2012 Buick Verano Review | National Post
By Brian Harper, National Post
It moves in silence through the night.
Though that sounds like the start of a really cheesy poem – or lyrics from an equally terrible touchy-feely ’70s “love ballad” – it also describes a moment I had with Buick’s new Verano compact sedan.
It was late, I was heading home from the airport after a long day, yet there was still enough traffic on the highway that I couldn’t switch to auto-pilot. I pulled into the far lane and joined a line of cars. With some rock anthem playing in the background on its radio, the Verano glided along with unruffled calm – as Buicks are wont to do – clearing my mind of the stresses of the day.
Perhaps I was a little too unstressed as I looked down at the speedometer and saw I was zipping along at a scofflaw 130 kilometres an hour. Alrighty, then, time to take it down a notch and rejoin the land of the law-abiding.
The thing is, the Verano is powered by a 180-horsepower 2.4-litre DOHC Ecotec four-cylinder, not a larger-displacement underworked V6. So, the fact that the car could sneak up to that speed without offering an audible clue is a testament to both the smoothness of what is fast becoming my favourite non-performance-oriented General Motors engine as well as the sound-deadening qualities of the sedan.
And, make no mistake, GM has sweated the details in its goal to make the Verano the quietest compact sedan on the road. The company developed a number of systems, processes and components – under what it calls QuietTuning – that are designed to block or absorb sound and dampen or eliminate vibrations.
Some of the features include a headliner comprised of five layers of thermal fibre acoustic material, triple-sealed doors, nylon baffles in various hollow parts of the body structure and extra-thick acoustic laminated windshield and side glass. The result is a car that has the characteristics of its larger Buick siblings in a four-fifths-sized package.
The Verano might not have quite the same tomb-like quality of a Lexus ES, but it comes damn close – and at a price point significantly lower than the high-end Toyota.
The silent ride is not the only song on the Verano’s playlist.It’s a handsome vehicle as well – carrying some blingy Buick design cues from the LaCrosse and Regal – without going to the extremes of similar-sized Asian products. I especially like the steeply raked windshield and sloping rear pillars as well as the black chrome waterfall grille and portholes.
The EcoBoost engine delivers reasonable performance and fuel economy along with an overall pleasant driving experience.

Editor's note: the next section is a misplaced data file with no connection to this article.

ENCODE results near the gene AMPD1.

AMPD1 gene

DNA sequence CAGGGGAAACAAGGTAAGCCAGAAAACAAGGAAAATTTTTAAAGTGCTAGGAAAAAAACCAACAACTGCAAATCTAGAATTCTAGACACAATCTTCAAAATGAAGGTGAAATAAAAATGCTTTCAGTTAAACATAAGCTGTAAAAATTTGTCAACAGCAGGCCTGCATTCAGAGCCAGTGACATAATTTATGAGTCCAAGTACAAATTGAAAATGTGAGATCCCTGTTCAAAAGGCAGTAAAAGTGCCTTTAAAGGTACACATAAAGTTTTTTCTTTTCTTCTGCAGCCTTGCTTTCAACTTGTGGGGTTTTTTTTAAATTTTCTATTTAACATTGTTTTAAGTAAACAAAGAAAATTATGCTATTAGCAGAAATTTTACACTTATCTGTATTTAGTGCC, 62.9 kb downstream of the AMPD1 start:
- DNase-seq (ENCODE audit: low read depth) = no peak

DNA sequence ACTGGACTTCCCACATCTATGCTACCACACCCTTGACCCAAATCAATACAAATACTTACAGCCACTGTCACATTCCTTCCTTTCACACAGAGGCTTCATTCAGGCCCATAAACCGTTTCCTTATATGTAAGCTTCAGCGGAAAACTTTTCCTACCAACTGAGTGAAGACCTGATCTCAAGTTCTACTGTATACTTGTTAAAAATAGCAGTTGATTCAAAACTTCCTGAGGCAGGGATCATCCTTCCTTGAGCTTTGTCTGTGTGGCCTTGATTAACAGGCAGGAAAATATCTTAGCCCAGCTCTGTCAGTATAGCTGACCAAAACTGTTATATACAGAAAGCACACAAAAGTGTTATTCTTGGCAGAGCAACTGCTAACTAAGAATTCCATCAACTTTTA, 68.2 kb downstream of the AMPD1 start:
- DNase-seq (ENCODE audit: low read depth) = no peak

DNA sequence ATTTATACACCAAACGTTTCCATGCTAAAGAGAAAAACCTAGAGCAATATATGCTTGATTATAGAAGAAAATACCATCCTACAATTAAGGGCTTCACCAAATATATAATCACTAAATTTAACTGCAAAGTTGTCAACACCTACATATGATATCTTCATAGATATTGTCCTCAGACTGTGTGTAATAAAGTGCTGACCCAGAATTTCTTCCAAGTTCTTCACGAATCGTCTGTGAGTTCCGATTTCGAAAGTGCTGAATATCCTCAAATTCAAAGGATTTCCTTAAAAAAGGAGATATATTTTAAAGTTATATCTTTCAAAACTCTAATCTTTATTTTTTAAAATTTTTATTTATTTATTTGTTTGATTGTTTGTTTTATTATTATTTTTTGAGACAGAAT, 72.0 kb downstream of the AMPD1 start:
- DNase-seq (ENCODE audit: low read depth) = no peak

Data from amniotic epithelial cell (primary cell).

The Ecotec 2.4L is mated to a six-speed manumatic, which results in an acceleration time of about nine seconds to reach 100 kilometres an hour. That’s not bad considering Buick makes no pretense regarding the Verano being a sport sedan of any stripe. That said, General Motors has debuted the Verano Turbo for the 2013 model year, replete with a 250-hp turbocharged 2.0L four-cylinder engine under its hood.
As for fuel economy, the Verano is rated at 6.2 litres per 100 km on the highway – which will ease the pain at the pumps during longer trips – though my week with the tester saw a far more realistic 10 L/100 km in a mix of city and highway usage.
Buick considers the Lexus IS 250, Audi A3 and the recently replaced Acura CSX to be the Verano’s key competitors, not the BMW 1 Series or Mercedes C-Class. From that, it’s reasonable to assume that the Verano won’t wallow like a canoe in a motorboat’s wake, but neither should you consider autocrossing it.
Steering inputs are handled by an electric power steering system, which has a nice weight to it without the dead feeling that appears in some similar systems on competitors.
And, in addition to the standard four-wheel disc brakes with ABS and electronic brake-force distribution, the Verano comes with StabiliTrak electronic stability control with traction control.
The sedan also has an impressive number of air bags – 10 in all – including frontal, head curtain side air bags, front and outboard rear-seat side-impact air bags and knee air bags.
The interior is typical Buick in that the overall cabin layout is warm and inviting, with soft-touch materials, nice use of trim bits, easy-on-the-eyes ambient lighting and seats that provide an equal measure of comfort and support. The only things that disappoint are the instrument gauges, which are remarkably downmarket in a car with more than a few nods toward the upscale side of the compact sedan segment.
Speaking of compact, the utility of the Buick as a family four-seater is, like most cars of its dimensions (4,671 millimetres in length), totally dependent on the size of the family. Rear-seat comfort will take a hit if those in the front have their seats back in the tracks. Maybe you can stash some members in the trunk (just kidding) as there is a very usable 14.3 cubic feet of cargo space to be had.
The Buick Verano, while not textbook, is still another feather in GM’s cap – an über-quiet, comfortable sedan (a Buick trait), right-sized and priced for people who don’t mind a taste of luxury in a smaller package. Its serenity might even inspire bad poetry.